NEW YORK–For Amazon Web Services customers, the regional AWS Summits that take place around the world every year are a good place to get a snack of AWS cloud services news before the big meal at November’s annual Re:Invent conference.
This week at AWS Summit New York, Amazon treated about 20,000 attendees with several news nuggets about core enterprise functionality to help migrate data and applications to the cloud and managing them once they are there—along with a major customer announcement.
First, AWS announced availability of the AWS Migration Hub, a free service that will enable users to discover, migrate and track applications from on-premise environments to AWS. This ties together a group of existing AWS migration services, including the Application Discovery Service, Database Migration Service, and Server Migration Service.
Other than making sure its customers’ cloud applications are up and running, Amazon’s biggest worry is getting customers into the cloud in the first place. AWS has made migration a major priority of late with a focus on its Snowball and Snowmobile hardware-based data migration solutions. Also, Rackspace recently announced that it has secured a preferred partner and channel relationship for migration services.
The Migration Hub makes things easier by organizing the migration process into three parts: Discovery, Migration and Tracking. The discovery piece ensures that all pieces of an application and its dependences are accounted for in the migration.
The Server Migration Service moves the workloads and then the Database Migration Service handles the transfer of the actual databases. From similar databases to similar databases the Migration service works on its own.
For migrations of one database type to another, for instance, SQL to NoSQL, AWS users also can deploy the AWS Schema Conversion tool, which can handle the following target databases: Oracle, Microsoft SQL Server, Teradata, Netezza, Greenplum, Vertica, MySQL, MariaDB, PostgreSQL and Amazon Aurora for any number of AWS database targets.
Then AWS addressed another major IT pain point with the announcement of the general availability of AWS Glue, a fully managed data catalog and ETL (extract, transform and load) service. This serverless tool can take any data in S3 and generate transformation code to enable the data to be analyzed by AWS Athena ad hoc query engine.
Glue, which was previously announced, also includes an updated Glue Console from the one that was being used in the trial period.
When it comes to data, no business moves more of it than the major video streaming services. With the announcement this week that Hulu has used AWS to build its new, over-the-top Live TV service, AWS now hosts operations for the three largest web streaming services, including Netflix and Amazon Prime Video.
“Our mission has always been to redefine TV,” said Rafael Soltanovich, Hulu Vice President of Software Development, during a talk. “Our launch of Live TV this May marked more than a year since we started on a journey to build a new Hulu experience. Linking together subscription video on demand with live DVR premium content in one seamless user experience has never been done before. To make that happen, this wasn’t just a small rewrite. We had to rebuild our entire stack, from back-end services to every single application.”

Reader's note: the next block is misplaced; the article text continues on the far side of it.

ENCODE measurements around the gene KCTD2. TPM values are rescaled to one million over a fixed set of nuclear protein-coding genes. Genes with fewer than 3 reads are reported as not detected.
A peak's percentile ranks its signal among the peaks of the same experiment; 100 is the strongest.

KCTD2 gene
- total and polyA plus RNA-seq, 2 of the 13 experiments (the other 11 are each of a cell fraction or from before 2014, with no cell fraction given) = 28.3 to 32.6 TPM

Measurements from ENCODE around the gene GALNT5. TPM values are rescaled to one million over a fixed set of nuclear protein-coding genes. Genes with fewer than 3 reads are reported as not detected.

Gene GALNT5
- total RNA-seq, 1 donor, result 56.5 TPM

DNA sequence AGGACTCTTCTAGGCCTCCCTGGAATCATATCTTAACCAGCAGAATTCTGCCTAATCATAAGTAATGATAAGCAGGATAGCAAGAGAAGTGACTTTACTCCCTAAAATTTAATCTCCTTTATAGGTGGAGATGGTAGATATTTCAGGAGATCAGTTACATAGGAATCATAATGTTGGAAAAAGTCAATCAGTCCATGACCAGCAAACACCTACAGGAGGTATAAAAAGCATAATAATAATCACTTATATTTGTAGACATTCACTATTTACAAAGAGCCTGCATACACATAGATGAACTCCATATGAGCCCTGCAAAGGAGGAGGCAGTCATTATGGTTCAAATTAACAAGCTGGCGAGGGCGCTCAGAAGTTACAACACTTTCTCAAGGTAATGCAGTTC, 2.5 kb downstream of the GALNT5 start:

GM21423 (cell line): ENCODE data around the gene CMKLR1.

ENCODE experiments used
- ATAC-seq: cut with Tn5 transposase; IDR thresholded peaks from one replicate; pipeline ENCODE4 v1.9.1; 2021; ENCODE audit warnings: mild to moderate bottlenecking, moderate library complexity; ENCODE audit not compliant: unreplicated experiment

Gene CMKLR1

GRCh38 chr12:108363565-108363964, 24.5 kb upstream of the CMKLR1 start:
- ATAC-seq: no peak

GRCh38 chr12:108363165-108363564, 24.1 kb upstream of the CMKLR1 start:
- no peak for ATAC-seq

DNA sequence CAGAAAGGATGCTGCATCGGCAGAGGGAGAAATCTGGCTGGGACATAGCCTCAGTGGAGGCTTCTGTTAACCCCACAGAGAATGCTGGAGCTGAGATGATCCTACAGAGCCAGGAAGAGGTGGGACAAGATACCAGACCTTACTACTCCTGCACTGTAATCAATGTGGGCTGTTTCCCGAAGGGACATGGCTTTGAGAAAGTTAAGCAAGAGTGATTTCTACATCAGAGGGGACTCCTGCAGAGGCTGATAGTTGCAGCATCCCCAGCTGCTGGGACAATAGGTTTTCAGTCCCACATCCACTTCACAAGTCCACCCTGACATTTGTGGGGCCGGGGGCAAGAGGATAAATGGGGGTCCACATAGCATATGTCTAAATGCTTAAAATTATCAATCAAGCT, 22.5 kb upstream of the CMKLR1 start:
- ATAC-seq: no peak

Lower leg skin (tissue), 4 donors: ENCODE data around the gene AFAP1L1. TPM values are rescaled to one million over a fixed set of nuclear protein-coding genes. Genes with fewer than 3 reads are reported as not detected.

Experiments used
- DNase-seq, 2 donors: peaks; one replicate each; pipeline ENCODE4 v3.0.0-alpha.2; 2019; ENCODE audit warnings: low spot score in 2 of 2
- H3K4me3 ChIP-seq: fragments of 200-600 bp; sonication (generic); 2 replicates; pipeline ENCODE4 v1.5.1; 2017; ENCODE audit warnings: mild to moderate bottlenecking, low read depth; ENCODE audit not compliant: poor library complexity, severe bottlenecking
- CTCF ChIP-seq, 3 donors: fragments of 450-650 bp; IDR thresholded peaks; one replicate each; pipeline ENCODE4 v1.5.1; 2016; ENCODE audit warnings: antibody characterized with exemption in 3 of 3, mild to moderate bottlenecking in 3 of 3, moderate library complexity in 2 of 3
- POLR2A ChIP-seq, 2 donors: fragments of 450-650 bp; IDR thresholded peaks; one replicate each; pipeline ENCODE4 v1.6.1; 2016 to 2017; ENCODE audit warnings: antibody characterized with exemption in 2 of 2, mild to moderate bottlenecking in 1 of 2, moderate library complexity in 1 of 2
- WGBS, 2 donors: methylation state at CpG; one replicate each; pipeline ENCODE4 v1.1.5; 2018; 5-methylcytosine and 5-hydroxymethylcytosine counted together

The live service launch also meant that Hulu would have to account for and ingest more than 600 live video streams, including regional sports networks and local affiliates. “That’s about 20GB per second streams coming in. We didn’t want to worry about that kind of ingress in our data center.” Not every enterprise is going to have the needs of a Hulu or a Netflix, but these use cases serve notice that no job is too big for the AWS cloud.
“We are running some of the largest companies in the world,” said Adrian Cockcroft, AWS Vice President for Cloud Architecture Strategy, who formerly was in charge of cloud at Netflix, ‘which is giving us an ability to make it feel to you that you’re a small fish in a big pond.”
That’s an odd twist on the usual “big fish in small pond” that sometimes might be more suitable for a small customer. But in the World of AWS, it’s all about scale.
Scot Petersen is a technology analyst at Ziff Brothers Investments, a private investment firm. He has an extensive background in the technology field. Prior to joining Ziff Brothers, Scot was the editorial director, Business Applications & Architecture, at TechTarget. Before that, he was the director, Editorial Operations, at Ziff Davis Enterprise. While at Ziff Davis Media, he was a writer and editor at eWEEK. No investment advice is offered in his blog. All duties are disclaimed. Scot works for a private investment firm, which may at any time invest in companies whose products are discussed in this blog, and no disclosure of securities transactions will be made.